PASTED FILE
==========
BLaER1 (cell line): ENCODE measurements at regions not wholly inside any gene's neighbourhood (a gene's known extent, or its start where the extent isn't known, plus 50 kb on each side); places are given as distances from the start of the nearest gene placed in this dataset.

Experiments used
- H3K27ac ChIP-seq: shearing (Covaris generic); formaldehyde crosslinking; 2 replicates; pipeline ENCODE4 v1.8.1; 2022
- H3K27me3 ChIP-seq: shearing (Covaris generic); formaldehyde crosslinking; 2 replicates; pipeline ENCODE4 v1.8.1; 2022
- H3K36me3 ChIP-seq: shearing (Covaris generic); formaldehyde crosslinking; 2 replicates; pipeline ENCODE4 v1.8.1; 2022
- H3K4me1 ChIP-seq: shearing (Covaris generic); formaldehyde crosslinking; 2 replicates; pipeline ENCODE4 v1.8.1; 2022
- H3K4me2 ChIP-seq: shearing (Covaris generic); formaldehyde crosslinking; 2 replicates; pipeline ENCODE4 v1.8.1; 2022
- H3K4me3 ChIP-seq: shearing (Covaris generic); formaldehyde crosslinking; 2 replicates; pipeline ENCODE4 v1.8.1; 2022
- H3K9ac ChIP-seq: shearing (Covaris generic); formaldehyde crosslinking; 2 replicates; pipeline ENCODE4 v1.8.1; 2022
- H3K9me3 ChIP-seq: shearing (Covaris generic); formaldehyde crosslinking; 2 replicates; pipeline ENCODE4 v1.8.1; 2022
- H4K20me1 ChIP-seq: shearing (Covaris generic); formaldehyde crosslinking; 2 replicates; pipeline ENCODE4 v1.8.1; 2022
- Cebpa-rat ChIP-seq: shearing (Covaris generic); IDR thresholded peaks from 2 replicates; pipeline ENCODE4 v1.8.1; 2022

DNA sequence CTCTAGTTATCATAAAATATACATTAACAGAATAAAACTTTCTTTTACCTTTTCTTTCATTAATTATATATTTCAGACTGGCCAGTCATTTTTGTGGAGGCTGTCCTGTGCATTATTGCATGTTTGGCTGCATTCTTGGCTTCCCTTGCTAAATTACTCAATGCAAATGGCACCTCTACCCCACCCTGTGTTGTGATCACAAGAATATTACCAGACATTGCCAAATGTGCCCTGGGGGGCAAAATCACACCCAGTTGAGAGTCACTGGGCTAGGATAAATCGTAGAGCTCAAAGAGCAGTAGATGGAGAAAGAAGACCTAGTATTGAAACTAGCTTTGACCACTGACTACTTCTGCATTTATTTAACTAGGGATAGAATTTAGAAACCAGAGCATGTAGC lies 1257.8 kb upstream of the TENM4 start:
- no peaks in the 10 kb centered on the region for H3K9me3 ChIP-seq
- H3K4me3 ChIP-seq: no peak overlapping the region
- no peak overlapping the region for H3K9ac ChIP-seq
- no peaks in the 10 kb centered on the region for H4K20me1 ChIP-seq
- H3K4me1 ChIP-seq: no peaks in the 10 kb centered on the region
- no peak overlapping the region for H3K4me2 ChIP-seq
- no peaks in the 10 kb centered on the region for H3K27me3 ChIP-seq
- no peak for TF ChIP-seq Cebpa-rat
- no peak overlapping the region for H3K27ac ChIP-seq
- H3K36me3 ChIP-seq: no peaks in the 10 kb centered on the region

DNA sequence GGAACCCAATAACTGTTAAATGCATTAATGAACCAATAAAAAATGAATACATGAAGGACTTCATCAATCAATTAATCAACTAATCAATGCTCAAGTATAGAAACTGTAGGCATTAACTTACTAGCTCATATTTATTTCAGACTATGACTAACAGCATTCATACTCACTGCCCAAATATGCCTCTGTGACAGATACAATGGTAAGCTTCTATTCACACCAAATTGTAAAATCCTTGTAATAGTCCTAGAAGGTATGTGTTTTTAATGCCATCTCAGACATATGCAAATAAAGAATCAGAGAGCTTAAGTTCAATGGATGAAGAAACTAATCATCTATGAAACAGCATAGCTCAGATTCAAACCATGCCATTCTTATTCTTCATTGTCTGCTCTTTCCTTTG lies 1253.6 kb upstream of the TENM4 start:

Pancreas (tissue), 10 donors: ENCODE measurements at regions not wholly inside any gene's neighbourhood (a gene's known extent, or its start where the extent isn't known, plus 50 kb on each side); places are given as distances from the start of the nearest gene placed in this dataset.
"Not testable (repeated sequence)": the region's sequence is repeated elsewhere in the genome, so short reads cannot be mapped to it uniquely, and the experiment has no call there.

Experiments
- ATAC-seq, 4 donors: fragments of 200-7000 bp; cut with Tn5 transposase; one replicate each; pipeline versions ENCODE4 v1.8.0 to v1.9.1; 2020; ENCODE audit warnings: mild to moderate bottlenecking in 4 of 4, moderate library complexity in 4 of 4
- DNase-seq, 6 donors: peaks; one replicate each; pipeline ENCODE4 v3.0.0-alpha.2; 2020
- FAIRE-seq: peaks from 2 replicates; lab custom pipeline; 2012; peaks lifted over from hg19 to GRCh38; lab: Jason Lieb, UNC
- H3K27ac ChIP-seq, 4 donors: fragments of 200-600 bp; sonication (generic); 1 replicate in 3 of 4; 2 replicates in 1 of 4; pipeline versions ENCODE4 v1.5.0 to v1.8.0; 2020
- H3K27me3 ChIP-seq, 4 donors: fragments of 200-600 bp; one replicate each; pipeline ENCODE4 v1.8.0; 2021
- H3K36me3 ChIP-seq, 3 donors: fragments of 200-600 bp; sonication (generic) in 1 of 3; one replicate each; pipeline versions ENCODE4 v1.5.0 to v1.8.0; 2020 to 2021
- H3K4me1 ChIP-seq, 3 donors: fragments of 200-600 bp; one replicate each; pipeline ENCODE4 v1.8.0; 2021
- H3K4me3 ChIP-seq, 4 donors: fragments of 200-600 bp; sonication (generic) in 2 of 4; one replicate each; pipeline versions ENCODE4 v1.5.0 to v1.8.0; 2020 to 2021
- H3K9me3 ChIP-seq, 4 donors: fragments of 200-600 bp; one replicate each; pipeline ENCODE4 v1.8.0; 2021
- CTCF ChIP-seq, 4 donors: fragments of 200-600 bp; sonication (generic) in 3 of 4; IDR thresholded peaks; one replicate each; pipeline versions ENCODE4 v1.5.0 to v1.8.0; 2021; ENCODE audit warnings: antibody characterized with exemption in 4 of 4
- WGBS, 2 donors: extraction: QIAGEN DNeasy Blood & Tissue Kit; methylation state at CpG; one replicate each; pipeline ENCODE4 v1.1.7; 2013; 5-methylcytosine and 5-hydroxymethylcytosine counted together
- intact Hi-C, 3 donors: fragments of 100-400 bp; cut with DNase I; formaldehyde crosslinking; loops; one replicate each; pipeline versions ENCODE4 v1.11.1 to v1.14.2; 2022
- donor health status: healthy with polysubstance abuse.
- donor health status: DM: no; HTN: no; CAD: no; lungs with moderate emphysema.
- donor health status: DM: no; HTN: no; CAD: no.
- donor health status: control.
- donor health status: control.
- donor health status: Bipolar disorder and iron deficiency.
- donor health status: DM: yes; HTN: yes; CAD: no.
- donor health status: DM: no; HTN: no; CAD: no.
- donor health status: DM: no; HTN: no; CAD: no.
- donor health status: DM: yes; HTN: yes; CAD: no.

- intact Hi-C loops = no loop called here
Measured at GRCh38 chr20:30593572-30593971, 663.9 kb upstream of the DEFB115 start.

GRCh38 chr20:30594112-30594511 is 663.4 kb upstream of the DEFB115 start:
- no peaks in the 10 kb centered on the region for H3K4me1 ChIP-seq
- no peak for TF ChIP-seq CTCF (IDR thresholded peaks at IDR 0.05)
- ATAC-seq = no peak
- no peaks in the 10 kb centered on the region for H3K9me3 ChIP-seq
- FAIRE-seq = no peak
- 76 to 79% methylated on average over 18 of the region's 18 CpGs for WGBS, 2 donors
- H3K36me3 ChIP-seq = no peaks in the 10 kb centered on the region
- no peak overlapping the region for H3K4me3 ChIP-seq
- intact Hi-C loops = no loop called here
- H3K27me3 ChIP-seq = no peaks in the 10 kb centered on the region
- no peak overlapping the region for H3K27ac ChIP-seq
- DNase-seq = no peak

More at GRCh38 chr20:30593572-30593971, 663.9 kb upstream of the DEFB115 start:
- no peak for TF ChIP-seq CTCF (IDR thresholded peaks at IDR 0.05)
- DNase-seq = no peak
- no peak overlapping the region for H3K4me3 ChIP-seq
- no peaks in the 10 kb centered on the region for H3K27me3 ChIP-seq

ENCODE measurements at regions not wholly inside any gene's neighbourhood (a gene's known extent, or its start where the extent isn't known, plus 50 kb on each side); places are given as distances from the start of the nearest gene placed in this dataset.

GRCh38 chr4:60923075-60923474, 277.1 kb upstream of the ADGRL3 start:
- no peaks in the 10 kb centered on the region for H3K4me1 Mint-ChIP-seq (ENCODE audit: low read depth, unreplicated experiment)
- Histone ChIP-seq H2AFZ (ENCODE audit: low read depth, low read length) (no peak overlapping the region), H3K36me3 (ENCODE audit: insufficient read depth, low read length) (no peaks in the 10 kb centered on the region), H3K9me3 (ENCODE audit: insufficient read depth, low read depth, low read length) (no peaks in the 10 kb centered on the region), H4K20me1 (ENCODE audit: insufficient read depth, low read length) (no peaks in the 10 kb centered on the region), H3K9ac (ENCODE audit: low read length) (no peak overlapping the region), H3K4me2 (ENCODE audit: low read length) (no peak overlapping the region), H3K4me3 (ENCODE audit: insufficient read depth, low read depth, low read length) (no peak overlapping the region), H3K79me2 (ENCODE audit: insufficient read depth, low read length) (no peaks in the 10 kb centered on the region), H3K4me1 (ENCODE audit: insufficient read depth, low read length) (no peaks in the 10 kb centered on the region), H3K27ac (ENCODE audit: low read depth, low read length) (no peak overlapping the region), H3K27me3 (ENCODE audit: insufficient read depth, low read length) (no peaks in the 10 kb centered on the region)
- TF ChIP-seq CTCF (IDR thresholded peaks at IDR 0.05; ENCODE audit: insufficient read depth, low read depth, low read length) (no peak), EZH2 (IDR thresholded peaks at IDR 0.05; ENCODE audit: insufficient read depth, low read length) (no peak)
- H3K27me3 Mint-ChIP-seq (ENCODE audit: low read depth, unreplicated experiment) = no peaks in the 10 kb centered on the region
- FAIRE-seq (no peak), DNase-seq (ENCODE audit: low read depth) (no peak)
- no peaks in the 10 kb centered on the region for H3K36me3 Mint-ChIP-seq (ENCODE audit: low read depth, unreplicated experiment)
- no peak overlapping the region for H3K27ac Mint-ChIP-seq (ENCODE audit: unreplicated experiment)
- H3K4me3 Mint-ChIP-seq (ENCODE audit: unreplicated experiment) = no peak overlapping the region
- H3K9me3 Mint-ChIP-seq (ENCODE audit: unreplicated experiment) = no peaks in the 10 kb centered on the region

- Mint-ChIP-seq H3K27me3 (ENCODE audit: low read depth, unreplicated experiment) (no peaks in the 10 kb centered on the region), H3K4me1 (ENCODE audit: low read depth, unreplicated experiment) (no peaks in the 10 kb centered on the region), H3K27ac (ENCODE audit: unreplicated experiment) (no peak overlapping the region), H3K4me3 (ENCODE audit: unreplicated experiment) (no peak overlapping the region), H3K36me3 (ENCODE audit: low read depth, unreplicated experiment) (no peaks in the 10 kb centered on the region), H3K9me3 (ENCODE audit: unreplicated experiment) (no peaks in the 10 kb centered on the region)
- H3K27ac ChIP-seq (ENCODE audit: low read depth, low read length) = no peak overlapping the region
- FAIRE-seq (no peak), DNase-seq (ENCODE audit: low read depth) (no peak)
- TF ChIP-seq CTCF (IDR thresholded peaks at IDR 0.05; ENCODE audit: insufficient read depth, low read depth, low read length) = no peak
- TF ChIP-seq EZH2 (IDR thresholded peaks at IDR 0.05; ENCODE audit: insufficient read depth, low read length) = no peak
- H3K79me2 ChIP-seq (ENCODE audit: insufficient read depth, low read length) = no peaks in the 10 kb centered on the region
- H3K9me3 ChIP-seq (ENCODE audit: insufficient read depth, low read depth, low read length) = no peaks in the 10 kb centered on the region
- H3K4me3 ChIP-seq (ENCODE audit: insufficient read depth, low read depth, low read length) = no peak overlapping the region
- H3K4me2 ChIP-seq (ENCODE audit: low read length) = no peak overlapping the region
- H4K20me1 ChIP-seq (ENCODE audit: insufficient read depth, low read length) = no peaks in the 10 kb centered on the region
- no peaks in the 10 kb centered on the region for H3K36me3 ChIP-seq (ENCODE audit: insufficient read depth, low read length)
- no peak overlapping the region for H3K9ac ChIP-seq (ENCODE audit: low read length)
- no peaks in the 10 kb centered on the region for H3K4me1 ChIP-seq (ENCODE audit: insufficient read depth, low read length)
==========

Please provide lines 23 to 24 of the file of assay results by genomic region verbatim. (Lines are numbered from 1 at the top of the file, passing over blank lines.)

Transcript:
- H3K36me3 ChIP-seq: no peaks in the 10 kb centered on the region

DNA sequence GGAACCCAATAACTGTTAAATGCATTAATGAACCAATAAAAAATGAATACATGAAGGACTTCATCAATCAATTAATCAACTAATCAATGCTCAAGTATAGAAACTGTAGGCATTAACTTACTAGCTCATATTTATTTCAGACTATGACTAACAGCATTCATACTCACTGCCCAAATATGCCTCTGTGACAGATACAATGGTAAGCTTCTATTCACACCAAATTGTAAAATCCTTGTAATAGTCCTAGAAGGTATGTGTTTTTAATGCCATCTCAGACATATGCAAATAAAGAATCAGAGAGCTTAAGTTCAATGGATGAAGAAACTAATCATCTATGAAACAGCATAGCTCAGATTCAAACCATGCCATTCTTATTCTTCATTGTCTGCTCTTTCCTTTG lies 1253.6 kb upstream of the TENM4 start: